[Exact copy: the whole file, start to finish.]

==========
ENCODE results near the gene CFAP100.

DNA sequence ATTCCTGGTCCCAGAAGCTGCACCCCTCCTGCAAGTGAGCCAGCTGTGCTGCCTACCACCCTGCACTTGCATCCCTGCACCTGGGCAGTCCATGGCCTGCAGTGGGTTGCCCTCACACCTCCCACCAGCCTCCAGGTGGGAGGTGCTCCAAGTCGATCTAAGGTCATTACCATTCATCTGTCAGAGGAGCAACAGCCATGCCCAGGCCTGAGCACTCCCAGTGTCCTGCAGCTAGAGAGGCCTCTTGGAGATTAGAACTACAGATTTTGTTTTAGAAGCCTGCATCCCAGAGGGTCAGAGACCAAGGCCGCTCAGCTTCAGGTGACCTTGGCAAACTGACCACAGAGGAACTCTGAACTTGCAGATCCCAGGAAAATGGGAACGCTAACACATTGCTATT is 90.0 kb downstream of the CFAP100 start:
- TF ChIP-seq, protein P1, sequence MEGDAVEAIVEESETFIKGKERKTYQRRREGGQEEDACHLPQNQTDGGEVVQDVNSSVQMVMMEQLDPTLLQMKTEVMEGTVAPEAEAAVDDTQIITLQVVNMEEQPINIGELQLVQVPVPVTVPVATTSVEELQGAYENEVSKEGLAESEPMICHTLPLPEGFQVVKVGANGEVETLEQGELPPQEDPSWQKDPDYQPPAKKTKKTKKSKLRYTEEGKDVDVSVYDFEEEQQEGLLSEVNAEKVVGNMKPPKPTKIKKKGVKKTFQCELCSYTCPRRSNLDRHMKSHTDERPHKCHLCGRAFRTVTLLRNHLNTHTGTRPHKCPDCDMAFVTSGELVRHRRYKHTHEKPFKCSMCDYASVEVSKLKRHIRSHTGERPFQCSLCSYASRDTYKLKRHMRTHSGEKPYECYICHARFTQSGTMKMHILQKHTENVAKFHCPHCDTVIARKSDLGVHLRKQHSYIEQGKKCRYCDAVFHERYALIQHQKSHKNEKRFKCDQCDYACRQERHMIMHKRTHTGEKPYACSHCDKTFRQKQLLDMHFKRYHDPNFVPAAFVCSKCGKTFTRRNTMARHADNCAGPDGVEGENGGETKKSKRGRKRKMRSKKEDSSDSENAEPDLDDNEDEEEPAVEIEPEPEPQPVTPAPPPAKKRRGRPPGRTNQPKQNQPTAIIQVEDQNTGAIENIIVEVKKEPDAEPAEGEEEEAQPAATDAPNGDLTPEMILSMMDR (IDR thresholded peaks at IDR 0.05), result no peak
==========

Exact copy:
ENCODE results near the gene CFAP100.

DNA sequence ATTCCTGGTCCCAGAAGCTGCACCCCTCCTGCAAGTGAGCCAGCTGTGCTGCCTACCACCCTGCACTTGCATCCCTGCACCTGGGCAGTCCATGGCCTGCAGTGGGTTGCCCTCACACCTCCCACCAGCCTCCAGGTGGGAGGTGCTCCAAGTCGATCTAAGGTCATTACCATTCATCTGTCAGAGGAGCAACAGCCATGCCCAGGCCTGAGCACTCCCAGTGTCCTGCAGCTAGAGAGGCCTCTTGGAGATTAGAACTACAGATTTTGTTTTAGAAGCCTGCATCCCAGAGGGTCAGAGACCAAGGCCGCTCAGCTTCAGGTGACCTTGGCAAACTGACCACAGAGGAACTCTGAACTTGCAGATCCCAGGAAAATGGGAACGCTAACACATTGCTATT is 90.0 kb downstream of the CFAP100 start:
- TF ChIP-seq, protein P1, sequence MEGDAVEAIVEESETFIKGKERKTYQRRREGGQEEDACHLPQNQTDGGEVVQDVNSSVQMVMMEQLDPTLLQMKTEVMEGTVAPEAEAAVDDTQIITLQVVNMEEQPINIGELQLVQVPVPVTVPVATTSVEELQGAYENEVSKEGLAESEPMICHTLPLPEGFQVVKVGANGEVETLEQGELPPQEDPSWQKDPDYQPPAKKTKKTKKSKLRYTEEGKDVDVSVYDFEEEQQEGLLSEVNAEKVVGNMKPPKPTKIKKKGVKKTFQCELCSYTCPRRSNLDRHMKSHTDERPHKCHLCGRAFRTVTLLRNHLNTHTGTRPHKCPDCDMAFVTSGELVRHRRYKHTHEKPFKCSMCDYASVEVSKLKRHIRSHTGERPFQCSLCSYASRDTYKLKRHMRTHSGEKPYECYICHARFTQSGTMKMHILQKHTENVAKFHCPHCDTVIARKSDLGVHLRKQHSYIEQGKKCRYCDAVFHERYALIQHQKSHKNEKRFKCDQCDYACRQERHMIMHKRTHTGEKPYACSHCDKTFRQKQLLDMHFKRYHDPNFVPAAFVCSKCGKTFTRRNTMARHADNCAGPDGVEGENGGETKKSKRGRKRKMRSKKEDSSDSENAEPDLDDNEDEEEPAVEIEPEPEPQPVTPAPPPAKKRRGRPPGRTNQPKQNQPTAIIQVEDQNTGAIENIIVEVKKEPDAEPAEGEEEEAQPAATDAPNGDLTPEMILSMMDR (IDR thresholded peaks at IDR 0.05), result no peak